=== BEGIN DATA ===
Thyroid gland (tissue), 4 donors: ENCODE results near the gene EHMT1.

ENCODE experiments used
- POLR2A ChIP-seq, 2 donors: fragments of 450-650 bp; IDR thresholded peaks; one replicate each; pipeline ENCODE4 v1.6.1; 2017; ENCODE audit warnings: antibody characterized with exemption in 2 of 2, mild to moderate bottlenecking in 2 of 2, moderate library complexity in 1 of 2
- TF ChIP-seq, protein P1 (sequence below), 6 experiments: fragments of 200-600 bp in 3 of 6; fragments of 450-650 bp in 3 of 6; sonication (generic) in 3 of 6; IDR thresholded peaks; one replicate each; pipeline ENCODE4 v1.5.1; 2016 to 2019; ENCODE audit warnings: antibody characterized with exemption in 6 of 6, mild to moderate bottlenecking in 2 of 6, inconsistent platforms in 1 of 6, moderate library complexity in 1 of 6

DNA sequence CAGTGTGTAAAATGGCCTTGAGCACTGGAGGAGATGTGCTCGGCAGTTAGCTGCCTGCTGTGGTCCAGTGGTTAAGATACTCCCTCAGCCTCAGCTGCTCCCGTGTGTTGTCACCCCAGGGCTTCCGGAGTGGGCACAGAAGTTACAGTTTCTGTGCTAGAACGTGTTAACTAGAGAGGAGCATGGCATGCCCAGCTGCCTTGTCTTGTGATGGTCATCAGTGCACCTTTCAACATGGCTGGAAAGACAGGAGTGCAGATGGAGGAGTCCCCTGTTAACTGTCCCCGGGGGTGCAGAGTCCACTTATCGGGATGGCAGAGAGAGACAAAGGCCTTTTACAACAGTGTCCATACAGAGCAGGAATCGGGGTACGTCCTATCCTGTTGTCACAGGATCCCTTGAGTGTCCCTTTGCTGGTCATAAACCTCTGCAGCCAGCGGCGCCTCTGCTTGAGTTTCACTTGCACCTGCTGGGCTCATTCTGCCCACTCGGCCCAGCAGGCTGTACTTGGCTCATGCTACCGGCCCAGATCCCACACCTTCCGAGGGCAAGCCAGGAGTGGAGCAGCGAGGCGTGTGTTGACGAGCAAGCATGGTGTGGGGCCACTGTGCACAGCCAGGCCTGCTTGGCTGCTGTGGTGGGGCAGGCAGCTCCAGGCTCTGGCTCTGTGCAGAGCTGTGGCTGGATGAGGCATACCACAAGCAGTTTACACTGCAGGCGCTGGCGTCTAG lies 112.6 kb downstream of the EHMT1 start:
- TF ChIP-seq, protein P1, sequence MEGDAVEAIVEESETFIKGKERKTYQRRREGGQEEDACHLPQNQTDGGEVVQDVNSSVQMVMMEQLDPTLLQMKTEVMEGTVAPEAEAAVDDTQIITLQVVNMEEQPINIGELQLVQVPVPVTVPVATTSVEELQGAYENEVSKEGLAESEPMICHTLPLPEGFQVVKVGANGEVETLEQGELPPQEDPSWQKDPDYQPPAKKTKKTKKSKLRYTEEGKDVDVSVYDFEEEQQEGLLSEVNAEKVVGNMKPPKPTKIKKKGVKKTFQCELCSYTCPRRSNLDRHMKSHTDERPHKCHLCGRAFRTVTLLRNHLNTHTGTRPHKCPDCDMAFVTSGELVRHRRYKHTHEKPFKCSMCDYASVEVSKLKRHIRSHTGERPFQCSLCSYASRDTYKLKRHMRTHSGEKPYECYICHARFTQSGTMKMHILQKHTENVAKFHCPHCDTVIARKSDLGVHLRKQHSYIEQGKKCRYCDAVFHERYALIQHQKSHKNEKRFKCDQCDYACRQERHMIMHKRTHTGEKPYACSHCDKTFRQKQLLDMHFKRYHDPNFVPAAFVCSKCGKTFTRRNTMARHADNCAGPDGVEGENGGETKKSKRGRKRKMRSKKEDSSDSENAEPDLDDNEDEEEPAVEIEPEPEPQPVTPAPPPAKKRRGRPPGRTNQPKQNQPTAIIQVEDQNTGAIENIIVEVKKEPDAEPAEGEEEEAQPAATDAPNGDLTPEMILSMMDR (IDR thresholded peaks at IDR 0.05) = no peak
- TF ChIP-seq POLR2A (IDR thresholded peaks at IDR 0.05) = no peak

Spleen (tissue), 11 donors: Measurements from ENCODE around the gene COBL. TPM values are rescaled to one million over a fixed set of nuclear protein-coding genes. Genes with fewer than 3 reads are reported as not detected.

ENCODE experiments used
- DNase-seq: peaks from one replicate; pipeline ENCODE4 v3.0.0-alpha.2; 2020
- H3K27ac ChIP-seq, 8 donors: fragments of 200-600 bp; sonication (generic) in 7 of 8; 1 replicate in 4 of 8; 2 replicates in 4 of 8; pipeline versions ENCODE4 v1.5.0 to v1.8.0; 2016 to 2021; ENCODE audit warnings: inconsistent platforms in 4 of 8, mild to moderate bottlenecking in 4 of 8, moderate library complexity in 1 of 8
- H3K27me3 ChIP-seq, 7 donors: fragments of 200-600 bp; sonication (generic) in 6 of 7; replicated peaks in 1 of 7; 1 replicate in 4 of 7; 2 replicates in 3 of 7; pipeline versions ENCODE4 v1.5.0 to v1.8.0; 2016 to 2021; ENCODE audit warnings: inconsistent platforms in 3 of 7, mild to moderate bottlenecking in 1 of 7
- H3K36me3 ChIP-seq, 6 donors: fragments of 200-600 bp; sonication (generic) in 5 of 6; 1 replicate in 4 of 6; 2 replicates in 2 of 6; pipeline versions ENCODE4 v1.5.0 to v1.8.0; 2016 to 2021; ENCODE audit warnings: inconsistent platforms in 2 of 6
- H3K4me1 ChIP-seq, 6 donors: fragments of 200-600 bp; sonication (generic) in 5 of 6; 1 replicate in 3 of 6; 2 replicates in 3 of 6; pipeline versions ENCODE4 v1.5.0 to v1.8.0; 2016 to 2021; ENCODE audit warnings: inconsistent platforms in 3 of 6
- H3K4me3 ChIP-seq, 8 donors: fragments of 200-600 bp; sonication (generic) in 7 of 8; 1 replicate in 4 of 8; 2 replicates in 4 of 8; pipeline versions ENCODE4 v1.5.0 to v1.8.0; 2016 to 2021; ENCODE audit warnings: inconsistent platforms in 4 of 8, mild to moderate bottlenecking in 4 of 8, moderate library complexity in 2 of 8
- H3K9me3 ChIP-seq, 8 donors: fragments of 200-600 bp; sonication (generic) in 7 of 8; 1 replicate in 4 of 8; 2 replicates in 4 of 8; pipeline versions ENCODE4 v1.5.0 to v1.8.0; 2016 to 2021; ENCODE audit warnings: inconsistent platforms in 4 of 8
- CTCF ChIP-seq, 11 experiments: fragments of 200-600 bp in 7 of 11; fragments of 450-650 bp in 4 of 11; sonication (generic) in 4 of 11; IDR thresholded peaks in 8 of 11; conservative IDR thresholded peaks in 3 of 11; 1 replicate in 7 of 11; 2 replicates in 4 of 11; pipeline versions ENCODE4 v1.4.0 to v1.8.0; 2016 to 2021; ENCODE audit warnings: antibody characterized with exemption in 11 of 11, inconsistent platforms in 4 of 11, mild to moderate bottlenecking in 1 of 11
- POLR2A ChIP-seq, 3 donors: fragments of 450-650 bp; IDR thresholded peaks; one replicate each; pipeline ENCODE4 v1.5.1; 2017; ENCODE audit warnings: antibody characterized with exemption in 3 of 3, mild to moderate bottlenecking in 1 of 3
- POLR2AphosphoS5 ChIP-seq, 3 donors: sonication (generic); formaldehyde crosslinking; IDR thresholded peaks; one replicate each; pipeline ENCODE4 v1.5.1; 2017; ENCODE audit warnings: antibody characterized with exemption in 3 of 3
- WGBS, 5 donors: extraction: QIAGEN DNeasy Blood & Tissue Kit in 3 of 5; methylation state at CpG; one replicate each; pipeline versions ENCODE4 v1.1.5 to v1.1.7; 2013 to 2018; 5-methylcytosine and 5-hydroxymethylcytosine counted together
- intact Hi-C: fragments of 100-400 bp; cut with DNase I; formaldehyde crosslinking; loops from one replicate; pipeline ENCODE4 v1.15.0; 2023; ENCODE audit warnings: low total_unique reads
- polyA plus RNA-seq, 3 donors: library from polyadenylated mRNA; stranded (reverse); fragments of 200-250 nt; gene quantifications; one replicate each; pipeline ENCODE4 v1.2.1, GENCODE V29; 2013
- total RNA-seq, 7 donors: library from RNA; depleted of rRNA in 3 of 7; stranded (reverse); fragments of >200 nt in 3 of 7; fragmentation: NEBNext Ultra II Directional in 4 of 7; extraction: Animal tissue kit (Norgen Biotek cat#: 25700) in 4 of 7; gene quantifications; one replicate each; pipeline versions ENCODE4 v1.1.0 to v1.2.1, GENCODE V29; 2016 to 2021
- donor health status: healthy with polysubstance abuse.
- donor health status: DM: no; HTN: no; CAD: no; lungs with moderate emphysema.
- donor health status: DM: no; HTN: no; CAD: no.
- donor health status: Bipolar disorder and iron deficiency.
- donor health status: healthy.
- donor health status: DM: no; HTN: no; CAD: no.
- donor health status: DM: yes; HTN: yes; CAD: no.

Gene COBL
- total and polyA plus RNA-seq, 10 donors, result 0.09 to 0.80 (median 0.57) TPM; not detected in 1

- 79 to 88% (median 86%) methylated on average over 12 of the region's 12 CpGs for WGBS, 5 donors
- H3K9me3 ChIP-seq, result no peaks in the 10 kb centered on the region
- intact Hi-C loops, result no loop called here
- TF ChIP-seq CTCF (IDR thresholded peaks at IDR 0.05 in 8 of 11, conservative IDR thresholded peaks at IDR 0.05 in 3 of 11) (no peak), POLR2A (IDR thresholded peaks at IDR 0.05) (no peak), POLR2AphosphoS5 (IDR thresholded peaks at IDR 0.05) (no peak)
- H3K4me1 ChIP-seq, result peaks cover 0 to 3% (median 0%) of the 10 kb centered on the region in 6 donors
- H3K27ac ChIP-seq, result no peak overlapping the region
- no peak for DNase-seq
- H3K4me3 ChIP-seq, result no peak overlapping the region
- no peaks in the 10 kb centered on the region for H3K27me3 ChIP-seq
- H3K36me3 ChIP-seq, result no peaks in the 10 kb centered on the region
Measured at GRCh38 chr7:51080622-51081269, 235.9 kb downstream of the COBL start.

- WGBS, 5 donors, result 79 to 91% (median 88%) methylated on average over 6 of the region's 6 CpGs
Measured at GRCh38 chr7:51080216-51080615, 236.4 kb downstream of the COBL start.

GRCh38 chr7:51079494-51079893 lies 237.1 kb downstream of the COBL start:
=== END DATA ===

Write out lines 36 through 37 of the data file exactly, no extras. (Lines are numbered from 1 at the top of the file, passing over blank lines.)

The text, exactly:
- TF ChIP-seq CTCF (IDR thresholded peaks at IDR 0.05 in 8 of 11, conservative IDR thresholded peaks at IDR 0.05 in 3 of 11) (no peak), POLR2A (IDR thresholded peaks at IDR 0.05) (no peak), POLR2AphosphoS5 (IDR thresholded peaks at IDR 0.05) (no peak)
- H3K4me1 ChIP-seq, result peaks cover 0 to 3% (median 0%) of the 10 kb centered on the region in 6 donors